Affordable housing was a hot topic in the November 2015 election cycle, with many elected officials addressing the challenge. As a result, Chapel Hill’s three newly elected town council members will be asked to uphold their promises to focus on providing solutions to the affordability challenge, as many residents are feeling the pinch of housing costs in Chapel Hill and elsewhere in Orange County.
Towns and cities across North Carolina are experiencing similar scenarios to Orange County when it comes to housing. A recent report looked at what cities and states have the most cost-burdened renters, and found that 50.8 percent of all North Carolina renters pay more than 30 percent of the monthly income towards housing. In Orange County, more than 28 percent of renters and seven percent of homeowners pay 50 percent or more of their annual income on housing costs. Affordable housing is currently defined as rent or mortgage and utilities payments costing not more than 30 percent of a household’s annual income.
Great schools and high quality of life influence the demand of housing in the area. More and more people are choosing housing developments that offer a wide range of amenities, subsequently driving up the price of existing housing. Oftentimes, cost-burdened residents are then forced to leave the county, relocating to neighboring Durham or Chatham County.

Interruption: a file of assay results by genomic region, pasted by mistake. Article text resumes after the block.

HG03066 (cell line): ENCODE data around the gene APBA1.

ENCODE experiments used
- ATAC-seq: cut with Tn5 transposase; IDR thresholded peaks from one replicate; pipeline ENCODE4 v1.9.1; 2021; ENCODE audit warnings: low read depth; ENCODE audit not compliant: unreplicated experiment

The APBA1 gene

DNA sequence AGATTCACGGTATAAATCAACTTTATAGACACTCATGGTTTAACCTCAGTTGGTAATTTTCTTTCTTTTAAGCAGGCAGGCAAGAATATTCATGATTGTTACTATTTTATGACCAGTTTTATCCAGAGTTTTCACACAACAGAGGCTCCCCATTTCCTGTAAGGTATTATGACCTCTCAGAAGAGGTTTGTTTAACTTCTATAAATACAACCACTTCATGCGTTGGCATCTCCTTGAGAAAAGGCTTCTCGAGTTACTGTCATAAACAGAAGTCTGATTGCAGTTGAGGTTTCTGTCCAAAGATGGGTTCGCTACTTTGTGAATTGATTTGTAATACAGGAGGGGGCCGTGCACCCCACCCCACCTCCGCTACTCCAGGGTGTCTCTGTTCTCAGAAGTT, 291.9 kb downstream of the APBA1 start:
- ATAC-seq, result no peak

Orange County took steps to alleviate the affordable housing shortage in October 2015, issuing the largest bond in county history—a $125 million bond with $120 million going towards repairing county school buildings and $5 million going towards affordable housing. If voters agree, the bond money could help support housing programs, providing incentives that will help increase the housing stock for residents who are getting pushed out. Other solutions include mixed-income apartments, land bank models allowing for future building projects, and development of innovative design options for manufactured housing or tiny homes.
Municipalities elsewhere in the state are also working to develop broader, long term housing strategies. In Hertford, Dare, and Holyoke counties, the North Carolina State Employees’ Credit Union launched initiatives that offer housing below the market rate for teachers. Similar services are offered by Chapel Hill’s Community Home Trust, which provides affordable homeownership opportunities for low and moderate-income households, including teachers.
What are some other tools that cities can use to leverage affordable housing development? Are there any cities that have done an exceptional job in ensuring that affordability remain a top priority? Is your city facing a housing affordability crisis? In what ways is it being combatted? Share your thoughts and your city's stories in the comments area below.
Credits: Images by Rachel Eberhard. Data linked to sources.